Dry January – 7 amazing ways it’ll change your health
Dry January – 7 amazing ways it’ll change your health
From sleeping well to glowing skin, here’s how kicking the alcohol will make a huge difference to your wellbeing
If your drinking feels like it has increased during the pandemic, you’re not alone. Covid-19 has put us all under immense stress and to deal with it, our alcohol intake has gone up. The NHS says men and women should be drinking no more than 14 units weekly and that’s easily reached when you consider that 14 units is equivalent to 6 pints of average-strength beer or 10 small glasses of lower-strength wine.
The Office For National Statistics reported that in 2018 in England, cirrhosis and other diseases of the liver were among the top 5 leading causes of death for those aged 20-34, and the leading cause of death for those aged 35-49, accounting for more than 10% of deaths in that age group.
And if you were already thinking you can’t drink the way you used to anyway, you’re definitely not alone. The older we get, the more sensitive to alcohol the body becomes. Dr Niall Campbell, consultant psychiatrist at Priory’s Roehampton Hospital and one of the UK’s leading alcohol addiction experts, says the idea that hangovers get worse with age is no myth – and has a lot to do with the body’s changing metabolism.
Also as you get older, you are more likely to experience hangovers because “you are more likely to be on some kind of medication, and these medicines can alter the way your body breaks down alcohol, leaving you with a worse hangover,” he says..
“And your body takes longer to recover from everything after your mid-twenties partly due to inflammation and chronic diseases which your immune system and liver are fighting.
“If you add the toxic effects of alcohol and its breakdown products, acetaldehyde and ethanoic acid, all three of which are toxic to all tissues of the human body, you will experience stronger hangover symptoms such as fatigue and nausea, and put yourself at risk of damaging your organs.
“There is also the build-up of acetaldehyde – which happens at the mid-point when your body is metabolising alcohol. As you age, your ability to metabolise alcohol drops. That’s what you can smell on a heavy drinker’s breath the morning-after-the-night-before. Acetaldehyde is the first by-product of ethanol, and between 10 and 30 times more toxic than alcohol itself; it can remain at an elevated plateau for many hours after initial ethanol consumption. High acetaldehyde levels in heavy, steady drinkers are increasingly implicated in causing cancer.”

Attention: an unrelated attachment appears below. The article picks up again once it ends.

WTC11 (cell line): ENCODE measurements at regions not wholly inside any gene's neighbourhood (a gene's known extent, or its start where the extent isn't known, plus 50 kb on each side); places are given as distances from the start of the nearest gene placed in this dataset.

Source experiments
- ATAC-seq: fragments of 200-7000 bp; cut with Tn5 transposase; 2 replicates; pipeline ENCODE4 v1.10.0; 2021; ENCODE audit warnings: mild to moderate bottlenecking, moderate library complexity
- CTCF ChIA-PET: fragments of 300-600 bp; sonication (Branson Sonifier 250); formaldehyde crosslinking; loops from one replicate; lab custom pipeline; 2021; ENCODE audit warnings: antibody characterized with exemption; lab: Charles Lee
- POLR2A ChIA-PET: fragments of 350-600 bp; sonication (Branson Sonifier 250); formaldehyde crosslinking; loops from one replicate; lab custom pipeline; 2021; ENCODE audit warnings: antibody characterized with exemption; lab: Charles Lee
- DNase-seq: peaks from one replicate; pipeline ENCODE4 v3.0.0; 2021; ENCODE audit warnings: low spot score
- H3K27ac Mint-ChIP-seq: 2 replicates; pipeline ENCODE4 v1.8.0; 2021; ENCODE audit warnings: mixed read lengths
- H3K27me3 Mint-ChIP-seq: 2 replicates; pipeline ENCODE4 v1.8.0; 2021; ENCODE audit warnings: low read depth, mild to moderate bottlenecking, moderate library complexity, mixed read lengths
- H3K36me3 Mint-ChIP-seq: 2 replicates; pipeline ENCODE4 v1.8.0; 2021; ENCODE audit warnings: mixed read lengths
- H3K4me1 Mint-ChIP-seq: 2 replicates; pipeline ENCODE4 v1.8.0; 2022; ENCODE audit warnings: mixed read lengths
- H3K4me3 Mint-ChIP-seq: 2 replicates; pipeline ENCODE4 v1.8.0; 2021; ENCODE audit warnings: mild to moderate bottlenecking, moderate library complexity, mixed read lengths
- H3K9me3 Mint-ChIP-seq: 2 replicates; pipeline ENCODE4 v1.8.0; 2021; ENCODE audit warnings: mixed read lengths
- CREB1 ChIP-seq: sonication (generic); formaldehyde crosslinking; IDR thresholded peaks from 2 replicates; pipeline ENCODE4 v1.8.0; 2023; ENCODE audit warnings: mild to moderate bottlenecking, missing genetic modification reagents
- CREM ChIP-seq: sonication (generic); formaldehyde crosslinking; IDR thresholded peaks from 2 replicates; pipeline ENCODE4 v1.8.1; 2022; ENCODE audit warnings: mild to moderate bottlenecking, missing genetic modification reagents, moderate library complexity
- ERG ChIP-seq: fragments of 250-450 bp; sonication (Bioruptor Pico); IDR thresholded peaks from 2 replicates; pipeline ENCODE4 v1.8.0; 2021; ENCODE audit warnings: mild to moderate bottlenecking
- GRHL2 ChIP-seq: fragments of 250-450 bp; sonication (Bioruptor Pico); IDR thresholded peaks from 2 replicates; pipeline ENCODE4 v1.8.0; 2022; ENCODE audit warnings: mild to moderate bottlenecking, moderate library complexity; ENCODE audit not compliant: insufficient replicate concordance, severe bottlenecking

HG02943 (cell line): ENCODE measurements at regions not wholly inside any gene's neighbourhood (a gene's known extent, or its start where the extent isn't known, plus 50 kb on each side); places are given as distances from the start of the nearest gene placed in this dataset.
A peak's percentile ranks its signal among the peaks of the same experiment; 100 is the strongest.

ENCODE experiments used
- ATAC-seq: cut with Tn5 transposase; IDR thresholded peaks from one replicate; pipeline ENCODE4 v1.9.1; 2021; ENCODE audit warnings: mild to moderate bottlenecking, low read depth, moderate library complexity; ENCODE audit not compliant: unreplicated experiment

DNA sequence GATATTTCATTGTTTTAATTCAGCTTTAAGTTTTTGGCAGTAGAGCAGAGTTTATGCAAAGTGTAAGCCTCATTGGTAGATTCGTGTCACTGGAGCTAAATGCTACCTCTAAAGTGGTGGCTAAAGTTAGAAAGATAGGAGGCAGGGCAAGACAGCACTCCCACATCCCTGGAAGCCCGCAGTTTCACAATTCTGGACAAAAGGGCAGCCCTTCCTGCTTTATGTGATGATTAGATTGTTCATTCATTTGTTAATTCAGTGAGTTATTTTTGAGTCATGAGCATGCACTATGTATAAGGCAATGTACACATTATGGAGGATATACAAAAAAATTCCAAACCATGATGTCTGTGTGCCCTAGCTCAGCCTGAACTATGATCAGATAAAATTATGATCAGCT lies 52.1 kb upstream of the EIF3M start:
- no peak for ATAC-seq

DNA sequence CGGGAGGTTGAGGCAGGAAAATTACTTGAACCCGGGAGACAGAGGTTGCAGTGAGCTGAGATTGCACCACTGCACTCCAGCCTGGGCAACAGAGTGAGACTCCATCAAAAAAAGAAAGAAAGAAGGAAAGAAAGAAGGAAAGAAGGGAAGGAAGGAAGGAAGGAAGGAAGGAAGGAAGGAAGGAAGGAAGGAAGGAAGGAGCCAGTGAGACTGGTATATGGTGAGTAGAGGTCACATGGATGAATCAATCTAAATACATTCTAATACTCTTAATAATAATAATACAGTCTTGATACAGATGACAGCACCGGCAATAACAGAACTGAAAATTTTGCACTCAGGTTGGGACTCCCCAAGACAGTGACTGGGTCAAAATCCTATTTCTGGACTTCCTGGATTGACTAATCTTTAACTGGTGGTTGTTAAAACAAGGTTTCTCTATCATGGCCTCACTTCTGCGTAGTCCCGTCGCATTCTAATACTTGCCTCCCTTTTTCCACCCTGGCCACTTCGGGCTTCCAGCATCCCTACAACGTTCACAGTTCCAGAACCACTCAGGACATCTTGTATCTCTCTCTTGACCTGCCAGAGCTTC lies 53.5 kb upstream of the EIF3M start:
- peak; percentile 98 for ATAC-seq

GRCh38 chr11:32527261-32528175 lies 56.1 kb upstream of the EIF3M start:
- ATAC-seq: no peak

Here’s how Dry January can improve your health…
1: Improved sleep
2: Increased energy levels
3: Better digestion
4: Reduced blood pressure
5: Glowing skin
6: Weight loss
7: Improved liver function
Week one: Improved sleep, better hydration, and more energy. Dr Campbell explains that within a week of avoiding alcohol, your sleep will improve. This is because drinking excessively means you will probably wake up in the night (alcohol is a diuretic, which means it encourages the body to lose extra fluid though sweat, making you dehydrated which means you will also wake up wanting water), and skip the important rapid eye movement (REM) phase of sleep. In the first week of Dry January you might find it harder to drift off – but while you might get fewer hours of rest, they’ll likely be of a higher quality. Plus, withdrawal symptoms such as anxiety and restless legs may keep you up at night. It’s vital to try to get through the first week without depending on alcohol or other medication for slumber so you can tackle the issue of insomnia rather than masking it, then go on to enjoy the benefits of improved sleep that comes with sobriety. Along with better sleep, your first week sober will see your body become more hydrated. Dr Campbell says: “Watch the quality of your sleep improve. The energy you will recoup will be an incentive in itself. Find other ways to relax – sex, taking a bath, exercise. The good news is that if you give up alcohol, your sleep patterns are likely to improve within a week. When drinking alcohol, you lose around four times as much liquid as you actually consumed. Giving up alcohol can help you stay hydrated, which is beneficial for your brain. Your mood and concentration will be more stable, and headaches are likely to decrease. You also won’t suffer from effects of dehydration such as lack of motivation and increased fatigue, so will have more energy throughout the day. You can expect an improvement in sleep quality within a week.”